Bunion Splint: Your Practical Preventive Treatment Choice
4 min read
By 
ergotoes_admin
Published 
May 13, 2021

Bunion Splint: Your Practical Preventive Treatment Choice

4 min read
By 
ergotoes_admin
Published 
May 13, 2021

A bunion is a condition that can affect anyone, more commonly women. This condition could start at a young age and progress in severity as the person's age increases.

One reason why a bunion is left untreated is ignorance. A person only learns about a condition when the foot's appearance becomes odd or suffers pain. It may be too late for treatment, and surgery would be warranted by the time that happens.

That's why it's essential to recognize a bunion at an early stage. More importantly, you have to be practical about your preventive treatment measures once you have identified the condition, and a bunion splint is a practical way to treat it.

Know if you have bunions

A bunion, also known as Hallux Valgus, is a bulge at the base of your big toe (hallux) that causes it (hallux) to become misaligned and overlap on your index toe. This condition can be treated when identified early, but in some cases, it would require bunion surgery, depending on the severity.

It's incredible how easy it is to identify a bunion once you are aware of the condition. Just take your shoes off and examine your feet. This brief guide below will help you identify the causes and symptoms of a bunion.

Causes

Wearing tight shoes

A shoe with a toe box that's a little too tight or one that has a pointed tip may cause bunions. The tight shoe puts pressure on the side of your foot and forces it to fit on the shoe's form. Wearing tightly-fitting shoes eventually causes a bunion if the shoes are consistently worn.

Genetics

If any or several of your close family members have a bunion, you are most likely susceptible to it, as bunions could be hereditary. Different foot shapes carry with them different risks. If you have inherited an Egyptian foot shape, you're more susceptible to a bunion.

Existing Inflammatory Conditions

Certain inflammatory conditions such as rheumatoid arthritis or gout could increase your risk of having a bunion. Be sure to identify (and treat) existing conditions and check with your doctor for any risk factors involving bunions.

Symptoms

A bulge on the big toe's base

The most identifiable symptom of a bunion is a bump on the base of your big toe. If you examine your feet and see a bulge, it may be a sign that you have a progressing bunion.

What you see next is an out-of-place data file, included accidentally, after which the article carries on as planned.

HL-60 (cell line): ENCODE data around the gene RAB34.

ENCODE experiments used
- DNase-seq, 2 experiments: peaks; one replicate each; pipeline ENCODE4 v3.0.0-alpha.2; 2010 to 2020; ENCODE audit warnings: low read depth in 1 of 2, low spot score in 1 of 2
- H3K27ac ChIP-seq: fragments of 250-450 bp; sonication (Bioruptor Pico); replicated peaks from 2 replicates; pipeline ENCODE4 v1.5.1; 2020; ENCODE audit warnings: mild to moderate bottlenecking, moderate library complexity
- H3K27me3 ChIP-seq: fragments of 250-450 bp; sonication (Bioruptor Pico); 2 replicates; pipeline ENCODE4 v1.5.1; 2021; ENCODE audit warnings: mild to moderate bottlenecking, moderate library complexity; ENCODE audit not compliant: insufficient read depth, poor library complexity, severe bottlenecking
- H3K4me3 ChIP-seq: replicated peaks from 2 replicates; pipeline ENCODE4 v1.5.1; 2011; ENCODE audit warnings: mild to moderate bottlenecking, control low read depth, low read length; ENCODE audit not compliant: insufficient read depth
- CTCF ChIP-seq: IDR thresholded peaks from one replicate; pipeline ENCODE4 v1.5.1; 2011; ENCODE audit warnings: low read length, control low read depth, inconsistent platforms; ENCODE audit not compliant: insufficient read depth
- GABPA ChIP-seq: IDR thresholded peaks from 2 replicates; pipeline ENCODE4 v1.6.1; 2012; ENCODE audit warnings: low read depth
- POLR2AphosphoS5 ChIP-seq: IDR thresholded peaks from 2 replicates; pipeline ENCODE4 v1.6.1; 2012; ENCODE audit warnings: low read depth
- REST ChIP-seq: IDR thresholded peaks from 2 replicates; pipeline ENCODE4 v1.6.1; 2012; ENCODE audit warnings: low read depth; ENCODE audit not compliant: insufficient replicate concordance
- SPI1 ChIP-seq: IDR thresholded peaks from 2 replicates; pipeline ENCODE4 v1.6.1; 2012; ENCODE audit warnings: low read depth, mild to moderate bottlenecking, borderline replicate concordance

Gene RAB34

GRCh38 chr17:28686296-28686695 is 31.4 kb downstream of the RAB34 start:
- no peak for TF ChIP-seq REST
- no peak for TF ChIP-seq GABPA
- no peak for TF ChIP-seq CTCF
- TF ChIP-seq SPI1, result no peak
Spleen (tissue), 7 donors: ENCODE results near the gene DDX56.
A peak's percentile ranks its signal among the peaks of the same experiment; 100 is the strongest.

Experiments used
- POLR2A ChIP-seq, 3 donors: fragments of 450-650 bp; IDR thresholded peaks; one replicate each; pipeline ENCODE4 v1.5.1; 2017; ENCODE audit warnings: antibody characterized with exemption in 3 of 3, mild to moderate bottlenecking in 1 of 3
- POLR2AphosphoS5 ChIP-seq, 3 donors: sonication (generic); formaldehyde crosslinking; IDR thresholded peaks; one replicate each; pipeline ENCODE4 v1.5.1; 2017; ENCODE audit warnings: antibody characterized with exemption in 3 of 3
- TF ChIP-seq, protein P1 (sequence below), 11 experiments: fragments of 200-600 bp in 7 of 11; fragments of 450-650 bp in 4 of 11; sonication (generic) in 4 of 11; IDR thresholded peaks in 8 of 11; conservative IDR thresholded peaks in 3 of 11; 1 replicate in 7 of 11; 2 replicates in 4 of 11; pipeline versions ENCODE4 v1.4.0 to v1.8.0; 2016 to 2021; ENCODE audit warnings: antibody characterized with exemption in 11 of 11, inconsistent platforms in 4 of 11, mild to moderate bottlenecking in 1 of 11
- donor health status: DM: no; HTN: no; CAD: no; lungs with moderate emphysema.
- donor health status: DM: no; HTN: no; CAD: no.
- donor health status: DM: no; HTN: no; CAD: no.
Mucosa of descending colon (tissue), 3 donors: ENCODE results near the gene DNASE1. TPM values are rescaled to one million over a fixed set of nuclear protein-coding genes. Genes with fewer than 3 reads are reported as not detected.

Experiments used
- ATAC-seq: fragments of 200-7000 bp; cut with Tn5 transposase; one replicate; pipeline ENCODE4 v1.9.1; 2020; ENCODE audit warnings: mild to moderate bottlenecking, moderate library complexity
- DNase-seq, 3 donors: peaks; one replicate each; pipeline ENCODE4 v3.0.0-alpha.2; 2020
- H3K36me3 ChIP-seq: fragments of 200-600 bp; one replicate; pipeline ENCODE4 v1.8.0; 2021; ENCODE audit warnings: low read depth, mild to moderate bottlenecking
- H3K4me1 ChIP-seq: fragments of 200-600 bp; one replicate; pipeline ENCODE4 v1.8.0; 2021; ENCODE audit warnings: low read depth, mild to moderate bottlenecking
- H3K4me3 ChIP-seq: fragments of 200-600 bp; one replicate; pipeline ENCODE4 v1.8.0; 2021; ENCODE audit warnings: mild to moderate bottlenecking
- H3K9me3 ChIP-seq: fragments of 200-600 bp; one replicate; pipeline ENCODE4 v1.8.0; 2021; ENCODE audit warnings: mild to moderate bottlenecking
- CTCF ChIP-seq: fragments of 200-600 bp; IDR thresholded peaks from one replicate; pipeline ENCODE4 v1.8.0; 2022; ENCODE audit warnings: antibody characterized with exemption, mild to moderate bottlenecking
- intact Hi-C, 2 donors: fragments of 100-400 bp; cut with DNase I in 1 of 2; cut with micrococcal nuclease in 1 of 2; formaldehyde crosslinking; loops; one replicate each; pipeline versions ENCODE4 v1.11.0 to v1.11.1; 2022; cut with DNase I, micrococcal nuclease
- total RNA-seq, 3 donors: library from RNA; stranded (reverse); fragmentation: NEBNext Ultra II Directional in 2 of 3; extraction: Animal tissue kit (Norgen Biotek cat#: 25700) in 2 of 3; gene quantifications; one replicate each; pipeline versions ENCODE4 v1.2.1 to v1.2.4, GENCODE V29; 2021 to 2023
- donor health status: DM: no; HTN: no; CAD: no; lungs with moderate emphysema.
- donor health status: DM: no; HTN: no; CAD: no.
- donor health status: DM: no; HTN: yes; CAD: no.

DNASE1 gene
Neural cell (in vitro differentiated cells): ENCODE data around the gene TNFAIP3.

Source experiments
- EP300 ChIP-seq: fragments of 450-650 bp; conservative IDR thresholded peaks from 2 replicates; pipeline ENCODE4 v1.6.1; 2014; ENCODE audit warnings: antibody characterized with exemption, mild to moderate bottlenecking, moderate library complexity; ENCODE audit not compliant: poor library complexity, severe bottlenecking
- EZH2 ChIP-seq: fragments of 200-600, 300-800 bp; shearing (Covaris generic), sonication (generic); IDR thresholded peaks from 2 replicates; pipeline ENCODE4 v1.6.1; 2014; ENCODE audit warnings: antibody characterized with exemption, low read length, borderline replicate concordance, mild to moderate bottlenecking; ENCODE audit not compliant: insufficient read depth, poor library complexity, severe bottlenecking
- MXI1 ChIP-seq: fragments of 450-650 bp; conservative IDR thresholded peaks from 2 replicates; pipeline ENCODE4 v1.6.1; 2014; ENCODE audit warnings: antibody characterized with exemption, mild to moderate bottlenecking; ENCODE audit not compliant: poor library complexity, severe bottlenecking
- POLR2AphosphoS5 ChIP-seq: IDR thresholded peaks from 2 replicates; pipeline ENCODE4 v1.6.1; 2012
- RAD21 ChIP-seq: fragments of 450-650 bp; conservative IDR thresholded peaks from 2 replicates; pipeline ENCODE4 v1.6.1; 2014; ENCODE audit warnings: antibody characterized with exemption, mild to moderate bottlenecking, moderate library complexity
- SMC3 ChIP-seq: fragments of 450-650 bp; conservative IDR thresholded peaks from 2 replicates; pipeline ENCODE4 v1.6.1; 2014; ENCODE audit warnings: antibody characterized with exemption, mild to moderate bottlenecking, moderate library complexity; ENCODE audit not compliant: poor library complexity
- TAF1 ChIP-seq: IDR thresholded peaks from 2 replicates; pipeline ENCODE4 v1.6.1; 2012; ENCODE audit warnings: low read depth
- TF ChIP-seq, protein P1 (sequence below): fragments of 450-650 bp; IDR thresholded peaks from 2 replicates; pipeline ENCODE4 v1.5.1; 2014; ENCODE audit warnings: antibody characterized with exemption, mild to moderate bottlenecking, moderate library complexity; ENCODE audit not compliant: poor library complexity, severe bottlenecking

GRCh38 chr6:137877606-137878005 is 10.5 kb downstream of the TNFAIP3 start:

Tenderness, pain, and inflammation

If the base of your big toe is feeling tender and if it is consistently painful and inflamed when walking, standing, or sitting, it is a sign of a developed bunion.

Stiffness of the big toe's movement

Try to move your big toe. If you find that it is a bit rigid and can be painful when moved, it is a sign that you have a bunion. 

Preventing bunion progression with a bunion splint

Once you've identified that you have a bunion, it's practical to prevent it from progressing. Wherever your bunion's stage of progression is, a bunion splint will help keep it from progression.

A bunion splint, also called a bunion brace or a toe-straightener, realigns your big toe by pushing it outward from your feet, thereby straightening your big toe, avoiding it from overlapping on your index toe.

The splint is worn indoors when barefooted as it cannot be fitted when wearing a shoe when going outdoors. A common practice for most would be to wear the splint before bedtime, as it is in this period when the foot is idle. It is recommended that a bunion splint be worn as frequently as possible to get the most effect out of it.

Common questions about bunion splints

How long does it take for a bunion splint to correct the toe’s alignment?

A bunion splint's function is to prevent a bunion from progressing further into something severe. It would help the person avoid toe surgery. Thus, the duration of using a bunion splint could be indefinite.

Are bunions splints effective?

The bunion splint is effective in preventing the bunion from progressing to anything severe and painful. If used frequently, the splint would keep those bunions at bay. It also alleviates pain for those who have severe bunions.

How to make a bunion splint from home

You can make a do-it-yourself bunion splint at the comfort of your home with a piece of wood (e.g., popsicle sticks) and an elastic, adjustable garter. Alternatively, you can use a thick foam, shape it as a toe separator, and then wear a sock.

However, DIY bunion splints could be low in quality and effectiveness. Buying a bunion split nowadays is more convenient than actually making one, and it is specifically designed to yield an optimum preventive and pain-relief benefit.

Final Thoughts

More often than not, a bunion is ignored for most of the person's life. Apart from a lack of knowledge about the condition, one of the primary reasons is because it's hidden, literally, most of the time. It could be attributed to our lifestyle. Wearing shoes almost every day of our lives hides our feet from our sight, enabling us to ignore it. Ironically wearing a shoe, mainly a tight one, is also one of the most common causes of bunions. 

A bunion is a condition that is best identified at an early stage for it to be prevented. It could mean saving you the cost of going under the knife down the road. Once you've identified that you have a bunion, you have to take action and prevent it from worsening as soon as possible. Bunion splints are a practical preventive treatment both for the short and long term because it is convenient to obtain. Once you have one, you can use it for many years.

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